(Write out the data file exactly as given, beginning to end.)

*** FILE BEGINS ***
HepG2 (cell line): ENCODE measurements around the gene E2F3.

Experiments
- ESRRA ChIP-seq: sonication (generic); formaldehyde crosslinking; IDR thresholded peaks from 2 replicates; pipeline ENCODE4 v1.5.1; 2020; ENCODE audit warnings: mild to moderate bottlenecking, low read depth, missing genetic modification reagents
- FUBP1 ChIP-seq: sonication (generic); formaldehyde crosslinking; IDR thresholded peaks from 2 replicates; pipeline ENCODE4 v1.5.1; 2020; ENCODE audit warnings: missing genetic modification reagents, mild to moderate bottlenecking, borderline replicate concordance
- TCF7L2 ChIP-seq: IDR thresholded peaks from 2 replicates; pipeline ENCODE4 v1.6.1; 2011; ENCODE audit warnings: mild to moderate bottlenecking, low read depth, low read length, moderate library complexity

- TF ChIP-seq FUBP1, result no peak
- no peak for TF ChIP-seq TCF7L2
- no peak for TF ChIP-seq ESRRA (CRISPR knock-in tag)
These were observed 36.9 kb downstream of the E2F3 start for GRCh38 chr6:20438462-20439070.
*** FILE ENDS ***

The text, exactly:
HepG2 (cell line): ENCODE measurements around the gene E2F3.

Experiments
- ESRRA ChIP-seq: sonication (generic); formaldehyde crosslinking; IDR thresholded peaks from 2 replicates; pipeline ENCODE4 v1.5.1; 2020; ENCODE audit warnings: mild to moderate bottlenecking, low read depth, missing genetic modification reagents
- FUBP1 ChIP-seq: sonication (generic); formaldehyde crosslinking; IDR thresholded peaks from 2 replicates; pipeline ENCODE4 v1.5.1; 2020; ENCODE audit warnings: missing genetic modification reagents, mild to moderate bottlenecking, borderline replicate concordance
- TCF7L2 ChIP-seq: IDR thresholded peaks from 2 replicates; pipeline ENCODE4 v1.6.1; 2011; ENCODE audit warnings: mild to moderate bottlenecking, low read depth, low read length, moderate library complexity

- TF ChIP-seq FUBP1, result no peak
- no peak for TF ChIP-seq TCF7L2
- no peak for TF ChIP-seq ESRRA (CRISPR knock-in tag)
These were observed 36.9 kb downstream of the E2F3 start for GRCh38 chr6:20438462-20439070.